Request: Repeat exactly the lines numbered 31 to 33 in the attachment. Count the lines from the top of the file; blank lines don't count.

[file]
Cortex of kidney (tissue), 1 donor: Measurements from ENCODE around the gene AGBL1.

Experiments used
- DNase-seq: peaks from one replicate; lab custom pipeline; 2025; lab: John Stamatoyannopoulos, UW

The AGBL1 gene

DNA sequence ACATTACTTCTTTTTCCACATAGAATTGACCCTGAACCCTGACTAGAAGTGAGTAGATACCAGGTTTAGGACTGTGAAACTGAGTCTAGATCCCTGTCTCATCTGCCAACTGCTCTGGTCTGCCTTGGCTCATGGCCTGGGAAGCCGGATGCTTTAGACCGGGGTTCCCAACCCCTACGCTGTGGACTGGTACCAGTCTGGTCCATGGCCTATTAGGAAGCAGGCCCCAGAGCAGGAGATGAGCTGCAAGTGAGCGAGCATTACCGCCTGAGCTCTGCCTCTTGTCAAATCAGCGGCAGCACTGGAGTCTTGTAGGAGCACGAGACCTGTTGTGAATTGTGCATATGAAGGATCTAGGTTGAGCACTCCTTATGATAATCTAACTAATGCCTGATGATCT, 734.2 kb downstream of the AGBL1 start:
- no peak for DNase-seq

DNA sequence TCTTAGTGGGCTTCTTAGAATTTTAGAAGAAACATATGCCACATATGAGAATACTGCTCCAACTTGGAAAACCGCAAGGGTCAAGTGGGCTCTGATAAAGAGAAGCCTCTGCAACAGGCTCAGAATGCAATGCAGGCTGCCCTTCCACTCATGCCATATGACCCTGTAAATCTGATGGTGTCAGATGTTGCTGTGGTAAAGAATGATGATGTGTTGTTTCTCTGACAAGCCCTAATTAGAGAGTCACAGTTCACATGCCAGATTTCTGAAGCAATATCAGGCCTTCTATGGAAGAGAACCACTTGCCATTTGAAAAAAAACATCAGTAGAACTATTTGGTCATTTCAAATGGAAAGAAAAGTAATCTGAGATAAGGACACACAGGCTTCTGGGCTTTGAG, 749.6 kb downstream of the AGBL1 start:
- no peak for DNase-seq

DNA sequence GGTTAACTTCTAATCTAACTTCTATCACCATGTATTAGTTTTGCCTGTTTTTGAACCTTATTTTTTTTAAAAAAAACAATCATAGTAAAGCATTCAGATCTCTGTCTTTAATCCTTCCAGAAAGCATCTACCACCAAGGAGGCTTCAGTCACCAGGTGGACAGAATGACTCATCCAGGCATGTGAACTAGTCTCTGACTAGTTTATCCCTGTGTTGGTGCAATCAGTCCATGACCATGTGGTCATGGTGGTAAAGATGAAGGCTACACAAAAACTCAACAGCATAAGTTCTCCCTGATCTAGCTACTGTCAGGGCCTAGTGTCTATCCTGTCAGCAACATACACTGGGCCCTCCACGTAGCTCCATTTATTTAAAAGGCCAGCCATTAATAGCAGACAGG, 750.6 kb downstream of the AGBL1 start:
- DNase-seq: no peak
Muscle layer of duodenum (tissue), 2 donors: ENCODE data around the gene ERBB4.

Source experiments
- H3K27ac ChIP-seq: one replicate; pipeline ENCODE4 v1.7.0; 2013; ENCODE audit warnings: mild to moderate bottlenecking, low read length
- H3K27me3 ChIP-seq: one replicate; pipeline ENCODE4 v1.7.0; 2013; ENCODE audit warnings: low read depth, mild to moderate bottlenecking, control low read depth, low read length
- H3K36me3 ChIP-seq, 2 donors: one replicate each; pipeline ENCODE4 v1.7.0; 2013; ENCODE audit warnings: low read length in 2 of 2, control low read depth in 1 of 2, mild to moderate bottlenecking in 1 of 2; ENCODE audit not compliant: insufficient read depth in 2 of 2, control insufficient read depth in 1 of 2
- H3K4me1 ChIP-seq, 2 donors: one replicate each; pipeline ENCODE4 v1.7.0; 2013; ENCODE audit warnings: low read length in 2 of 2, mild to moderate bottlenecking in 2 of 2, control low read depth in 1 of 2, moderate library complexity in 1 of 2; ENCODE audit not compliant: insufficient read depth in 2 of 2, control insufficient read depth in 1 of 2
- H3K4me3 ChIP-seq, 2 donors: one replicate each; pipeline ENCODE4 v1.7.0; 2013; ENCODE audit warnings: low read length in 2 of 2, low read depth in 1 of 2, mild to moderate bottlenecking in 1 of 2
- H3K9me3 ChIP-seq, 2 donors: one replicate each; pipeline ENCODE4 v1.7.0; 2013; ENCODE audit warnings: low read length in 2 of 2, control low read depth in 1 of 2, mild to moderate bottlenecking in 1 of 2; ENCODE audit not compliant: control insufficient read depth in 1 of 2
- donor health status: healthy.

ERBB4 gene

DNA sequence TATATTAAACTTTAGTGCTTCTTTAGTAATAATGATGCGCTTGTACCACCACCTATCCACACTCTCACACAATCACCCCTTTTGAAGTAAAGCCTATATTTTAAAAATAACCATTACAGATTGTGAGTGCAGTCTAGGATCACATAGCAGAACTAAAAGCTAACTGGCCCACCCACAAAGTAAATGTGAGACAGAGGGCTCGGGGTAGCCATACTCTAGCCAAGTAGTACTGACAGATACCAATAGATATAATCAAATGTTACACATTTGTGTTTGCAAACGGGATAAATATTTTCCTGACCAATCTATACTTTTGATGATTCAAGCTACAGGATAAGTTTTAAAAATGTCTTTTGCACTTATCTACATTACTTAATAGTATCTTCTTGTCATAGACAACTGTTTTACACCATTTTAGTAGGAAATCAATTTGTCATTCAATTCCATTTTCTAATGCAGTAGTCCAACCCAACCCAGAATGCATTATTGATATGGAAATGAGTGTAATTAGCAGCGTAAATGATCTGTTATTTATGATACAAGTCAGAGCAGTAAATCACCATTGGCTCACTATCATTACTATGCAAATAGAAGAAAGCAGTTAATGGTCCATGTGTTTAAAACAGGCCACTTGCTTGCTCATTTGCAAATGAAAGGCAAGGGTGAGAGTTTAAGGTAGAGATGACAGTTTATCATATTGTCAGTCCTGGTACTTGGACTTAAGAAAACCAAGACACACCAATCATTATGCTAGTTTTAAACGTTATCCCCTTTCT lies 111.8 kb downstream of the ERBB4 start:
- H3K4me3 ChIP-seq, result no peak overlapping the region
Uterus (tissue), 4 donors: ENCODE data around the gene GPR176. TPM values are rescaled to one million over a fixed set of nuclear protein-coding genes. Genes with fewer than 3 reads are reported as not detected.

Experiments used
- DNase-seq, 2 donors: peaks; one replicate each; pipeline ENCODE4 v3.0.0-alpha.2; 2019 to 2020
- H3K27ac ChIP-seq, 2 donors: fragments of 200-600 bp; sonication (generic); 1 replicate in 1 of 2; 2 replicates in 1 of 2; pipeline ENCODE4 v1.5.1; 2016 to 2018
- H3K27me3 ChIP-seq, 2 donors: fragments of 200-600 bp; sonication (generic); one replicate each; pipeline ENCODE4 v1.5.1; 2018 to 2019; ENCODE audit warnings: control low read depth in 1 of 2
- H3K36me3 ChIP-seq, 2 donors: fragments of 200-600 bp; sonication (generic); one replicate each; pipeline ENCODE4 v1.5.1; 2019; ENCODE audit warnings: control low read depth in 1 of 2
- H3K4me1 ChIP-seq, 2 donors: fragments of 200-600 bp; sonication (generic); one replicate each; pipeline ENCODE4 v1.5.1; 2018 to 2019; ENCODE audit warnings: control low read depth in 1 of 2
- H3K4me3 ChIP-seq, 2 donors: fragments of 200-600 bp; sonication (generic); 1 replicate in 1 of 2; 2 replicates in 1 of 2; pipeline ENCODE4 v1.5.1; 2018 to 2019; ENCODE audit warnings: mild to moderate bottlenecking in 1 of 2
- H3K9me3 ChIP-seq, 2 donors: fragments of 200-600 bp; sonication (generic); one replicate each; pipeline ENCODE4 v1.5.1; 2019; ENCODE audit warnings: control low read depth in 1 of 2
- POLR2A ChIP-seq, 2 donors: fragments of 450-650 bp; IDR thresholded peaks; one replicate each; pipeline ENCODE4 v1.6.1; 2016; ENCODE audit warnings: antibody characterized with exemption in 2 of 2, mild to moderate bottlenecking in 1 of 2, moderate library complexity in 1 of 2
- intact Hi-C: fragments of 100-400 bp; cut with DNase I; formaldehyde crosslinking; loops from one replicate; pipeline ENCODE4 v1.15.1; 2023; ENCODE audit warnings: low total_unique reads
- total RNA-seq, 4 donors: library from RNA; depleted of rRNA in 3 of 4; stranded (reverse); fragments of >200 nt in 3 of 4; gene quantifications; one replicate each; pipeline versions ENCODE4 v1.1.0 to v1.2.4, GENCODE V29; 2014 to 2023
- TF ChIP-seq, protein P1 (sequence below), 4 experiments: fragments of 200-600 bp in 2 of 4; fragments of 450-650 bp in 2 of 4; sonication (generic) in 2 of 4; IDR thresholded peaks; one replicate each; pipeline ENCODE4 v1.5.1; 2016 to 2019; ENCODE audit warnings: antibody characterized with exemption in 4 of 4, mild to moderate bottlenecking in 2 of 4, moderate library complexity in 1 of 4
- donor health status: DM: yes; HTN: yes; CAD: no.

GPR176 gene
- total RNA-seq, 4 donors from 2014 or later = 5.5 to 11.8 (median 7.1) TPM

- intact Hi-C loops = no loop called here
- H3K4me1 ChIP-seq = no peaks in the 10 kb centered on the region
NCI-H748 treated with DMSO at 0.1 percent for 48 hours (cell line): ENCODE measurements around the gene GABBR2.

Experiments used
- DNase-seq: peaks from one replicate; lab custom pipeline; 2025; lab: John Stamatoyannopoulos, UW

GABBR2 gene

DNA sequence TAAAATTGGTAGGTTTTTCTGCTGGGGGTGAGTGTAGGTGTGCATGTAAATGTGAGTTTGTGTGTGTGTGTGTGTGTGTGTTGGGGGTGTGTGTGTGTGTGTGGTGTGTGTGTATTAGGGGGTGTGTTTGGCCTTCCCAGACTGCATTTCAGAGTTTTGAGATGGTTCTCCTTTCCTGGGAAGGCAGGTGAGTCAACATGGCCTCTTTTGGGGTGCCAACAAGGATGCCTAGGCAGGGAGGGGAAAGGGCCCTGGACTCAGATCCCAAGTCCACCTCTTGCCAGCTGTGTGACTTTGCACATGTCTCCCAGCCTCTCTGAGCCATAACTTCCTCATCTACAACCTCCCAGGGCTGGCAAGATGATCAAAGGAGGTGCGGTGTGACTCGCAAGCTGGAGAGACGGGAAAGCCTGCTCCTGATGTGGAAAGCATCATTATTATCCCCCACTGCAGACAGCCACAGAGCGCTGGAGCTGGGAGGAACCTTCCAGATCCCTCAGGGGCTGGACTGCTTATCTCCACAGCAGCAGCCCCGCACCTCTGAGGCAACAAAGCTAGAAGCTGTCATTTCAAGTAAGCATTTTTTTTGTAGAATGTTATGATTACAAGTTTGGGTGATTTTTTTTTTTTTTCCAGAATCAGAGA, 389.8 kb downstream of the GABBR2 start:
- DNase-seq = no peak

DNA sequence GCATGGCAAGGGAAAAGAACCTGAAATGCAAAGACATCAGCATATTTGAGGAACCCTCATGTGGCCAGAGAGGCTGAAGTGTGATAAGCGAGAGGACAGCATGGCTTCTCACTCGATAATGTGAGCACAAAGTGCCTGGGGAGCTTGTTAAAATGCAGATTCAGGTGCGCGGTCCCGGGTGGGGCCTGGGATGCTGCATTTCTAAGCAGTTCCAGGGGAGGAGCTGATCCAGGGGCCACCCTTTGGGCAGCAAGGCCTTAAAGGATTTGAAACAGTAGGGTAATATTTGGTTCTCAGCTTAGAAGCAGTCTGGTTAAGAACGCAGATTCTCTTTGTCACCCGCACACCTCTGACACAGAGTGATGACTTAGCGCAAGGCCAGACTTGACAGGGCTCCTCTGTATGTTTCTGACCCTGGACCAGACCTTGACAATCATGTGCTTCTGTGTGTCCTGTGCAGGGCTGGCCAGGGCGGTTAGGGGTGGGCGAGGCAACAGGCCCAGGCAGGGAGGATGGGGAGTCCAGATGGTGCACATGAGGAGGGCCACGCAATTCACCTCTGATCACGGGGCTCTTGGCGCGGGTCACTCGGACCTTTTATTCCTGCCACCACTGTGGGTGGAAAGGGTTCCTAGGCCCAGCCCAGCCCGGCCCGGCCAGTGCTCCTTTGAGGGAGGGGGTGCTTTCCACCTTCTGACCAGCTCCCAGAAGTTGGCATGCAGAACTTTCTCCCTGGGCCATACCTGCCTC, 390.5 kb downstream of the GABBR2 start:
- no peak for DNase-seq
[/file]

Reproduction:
- H3K9me3 ChIP-seq, 2 donors: fragments of 200-600 bp; sonication (generic); one replicate each; pipeline ENCODE4 v1.5.1; 2019; ENCODE audit warnings: control low read depth in 1 of 2
- POLR2A ChIP-seq, 2 donors: fragments of 450-650 bp; IDR thresholded peaks; one replicate each; pipeline ENCODE4 v1.6.1; 2016; ENCODE audit warnings: antibody characterized with exemption in 2 of 2, mild to moderate bottlenecking in 1 of 2, moderate library complexity in 1 of 2
- intact Hi-C: fragments of 100-400 bp; cut with DNase I; formaldehyde crosslinking; loops from one replicate; pipeline ENCODE4 v1.15.1; 2023; ENCODE audit warnings: low total_unique reads